Educators from Los Angeles, Orange County, San Diego and San Luis Obispo participated in a weeklong professional development workshop on Aug. 6-10 on Holocaust education at California State University, Long Beach (CSULB).
Twenty-six teachers participated in the free workshop — the third annual Eva and Eugene Schlesinger Teacher Training Endowed Workshop on the Holocaust — which included an interactive USC Shoah Foundation presentation on IWitness, an online application for educators and students that features more than 1,000 video testimonies from survivors, an Anti-Defamation League presentation on its “Echoes and Reflections” multimedia curriculum and a tour of the Los Angeles Museum of the Holocaust.
This year’s workshop, “Human Responses to the Holocaust,” looked at perpetrators, victims and bystanders of the Shoah as well as Jewish resistance and Holocaust deniers.
Participating teachers from public and private high schools — and a few elementary schools — had varying levels of knowledge about the Holocaust before attending the workshop, said Jeff Blutinger, co-director of the CSULB Jewish studies program and an assistant professor of history.
One of the instructors teaches an entire semester course on the Holocaust at a Catholic school and others had “far less background,” he said.
The annual workshops are intended for high school language arts and history teachers, but one discussion highlighted the need for elementary schools students to learn about the Holocaust. CSULB history department faculty member Dave Neumann said that there are age-appropriate ways to share information about the Holocaust in an elementary school classroom.
“At least one of the teachers said that they [the students] need multiple exposures to the information so when they get to high school it’s not the first time the students are hearing about it,” Neumann said.
Workshop speakers included Holocaust survivors Sol Berger and Gerda Seifer; Michael Berenbaum, director of the Sigi Ziering Center at American Jewish University and a professor of Jewish studies; Sherry Bard, project director of educational programs at the USC Shoah Foundation Institute; Wolf Gruner, the Shapell-Guerin Chair in Jewish studies and professor of history at USC; Stacy Jackson, ADL facilitator and co-writer of the “Echoes and Reflections” curriculum; CSULB emeritus professor Don Schwartz; Bill Younglove, a CSULB instructor; and Blutinger.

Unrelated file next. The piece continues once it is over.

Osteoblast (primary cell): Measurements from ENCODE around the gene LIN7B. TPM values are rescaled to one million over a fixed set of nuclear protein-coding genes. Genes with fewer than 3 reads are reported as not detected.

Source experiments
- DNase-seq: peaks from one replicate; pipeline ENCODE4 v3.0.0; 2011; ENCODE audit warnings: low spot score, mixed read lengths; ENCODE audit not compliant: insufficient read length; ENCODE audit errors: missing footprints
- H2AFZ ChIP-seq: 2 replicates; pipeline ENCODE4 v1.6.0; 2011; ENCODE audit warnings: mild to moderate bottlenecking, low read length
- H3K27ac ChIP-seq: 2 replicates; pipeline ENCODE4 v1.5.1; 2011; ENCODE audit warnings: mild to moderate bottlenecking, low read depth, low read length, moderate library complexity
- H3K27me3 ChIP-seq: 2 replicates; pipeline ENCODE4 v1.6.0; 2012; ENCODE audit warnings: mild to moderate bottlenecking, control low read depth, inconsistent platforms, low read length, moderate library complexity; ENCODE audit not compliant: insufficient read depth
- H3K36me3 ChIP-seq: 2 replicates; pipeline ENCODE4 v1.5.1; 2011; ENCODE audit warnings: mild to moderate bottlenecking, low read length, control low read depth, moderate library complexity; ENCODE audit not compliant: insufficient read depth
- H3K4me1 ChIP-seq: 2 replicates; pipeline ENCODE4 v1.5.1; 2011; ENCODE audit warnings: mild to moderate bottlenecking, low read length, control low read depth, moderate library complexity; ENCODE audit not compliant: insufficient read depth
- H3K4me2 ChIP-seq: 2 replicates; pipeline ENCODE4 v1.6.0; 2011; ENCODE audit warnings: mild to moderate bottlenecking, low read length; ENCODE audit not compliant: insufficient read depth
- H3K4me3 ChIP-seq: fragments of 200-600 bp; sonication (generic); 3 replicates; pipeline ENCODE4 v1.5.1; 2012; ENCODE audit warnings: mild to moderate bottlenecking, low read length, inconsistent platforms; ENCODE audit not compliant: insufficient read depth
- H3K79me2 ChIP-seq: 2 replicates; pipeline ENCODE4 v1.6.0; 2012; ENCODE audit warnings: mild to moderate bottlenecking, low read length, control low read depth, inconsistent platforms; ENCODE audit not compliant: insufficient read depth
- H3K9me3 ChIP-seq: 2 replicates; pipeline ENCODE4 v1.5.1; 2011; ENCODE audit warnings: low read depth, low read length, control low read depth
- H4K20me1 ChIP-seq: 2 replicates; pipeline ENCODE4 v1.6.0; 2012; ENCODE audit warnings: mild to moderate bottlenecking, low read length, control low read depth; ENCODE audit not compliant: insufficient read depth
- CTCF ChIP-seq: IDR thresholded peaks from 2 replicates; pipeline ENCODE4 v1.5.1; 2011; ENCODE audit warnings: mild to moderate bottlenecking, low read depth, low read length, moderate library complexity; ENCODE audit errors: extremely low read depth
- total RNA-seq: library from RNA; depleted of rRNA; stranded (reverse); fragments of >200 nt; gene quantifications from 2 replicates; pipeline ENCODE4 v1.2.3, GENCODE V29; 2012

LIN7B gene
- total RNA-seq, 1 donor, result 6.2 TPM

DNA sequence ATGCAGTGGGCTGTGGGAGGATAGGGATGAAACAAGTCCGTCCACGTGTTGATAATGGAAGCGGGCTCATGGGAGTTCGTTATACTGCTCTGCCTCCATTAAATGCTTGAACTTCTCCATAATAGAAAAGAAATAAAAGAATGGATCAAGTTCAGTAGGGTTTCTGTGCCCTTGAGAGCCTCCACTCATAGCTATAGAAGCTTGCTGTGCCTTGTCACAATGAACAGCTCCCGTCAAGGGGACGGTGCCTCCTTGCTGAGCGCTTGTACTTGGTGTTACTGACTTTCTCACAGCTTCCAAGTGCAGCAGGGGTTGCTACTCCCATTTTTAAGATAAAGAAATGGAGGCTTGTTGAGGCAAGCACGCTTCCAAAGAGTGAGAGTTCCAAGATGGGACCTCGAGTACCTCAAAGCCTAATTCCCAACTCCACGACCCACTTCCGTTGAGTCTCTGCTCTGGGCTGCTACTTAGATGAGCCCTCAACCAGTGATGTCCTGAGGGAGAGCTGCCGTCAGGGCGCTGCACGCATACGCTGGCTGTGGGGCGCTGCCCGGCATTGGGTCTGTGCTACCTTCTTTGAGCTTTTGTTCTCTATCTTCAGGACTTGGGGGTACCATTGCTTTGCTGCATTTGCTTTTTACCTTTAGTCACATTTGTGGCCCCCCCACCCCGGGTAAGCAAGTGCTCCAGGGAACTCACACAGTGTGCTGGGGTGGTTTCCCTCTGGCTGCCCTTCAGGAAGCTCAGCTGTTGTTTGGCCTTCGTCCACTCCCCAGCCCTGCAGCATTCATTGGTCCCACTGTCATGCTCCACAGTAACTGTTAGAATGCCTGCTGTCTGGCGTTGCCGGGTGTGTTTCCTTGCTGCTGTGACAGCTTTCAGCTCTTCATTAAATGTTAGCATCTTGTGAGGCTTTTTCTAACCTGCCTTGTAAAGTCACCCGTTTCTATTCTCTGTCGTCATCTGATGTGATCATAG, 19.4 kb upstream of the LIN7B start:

During an Aug. 8 presentation, Younglove discussed the effectiveness of showing films such as “Sophie’s Choice,” “Defiance” and “Uprising,” which can succeed where words fail when trying to make students understand the gravity of what victims endured.
The importance of dispelling myths is also central to teaching the Holocaust, and Gruner discussed ways that Jews used civil disobedience as a means to resist racism and discrimination, which runs contrary to the once widely held notion that Jews were passive victims. He also discredited the belief that Hitler, the Gestapo and the SS were the only agents of tyranny, and he discussed the various forms of municipal oppression Jews faced leading up to the Holocaust, including segregation in parks, pools and grocery stores.
Of course, incorporating survivor testimony is paramount to teaching what happened. For that reason, Polish survivor Berger told his story to the participants, discussing his multiple escapes, his experiences fighting for a Polish resistance movement and his induction into the Soviet army, for which he served as a translator.
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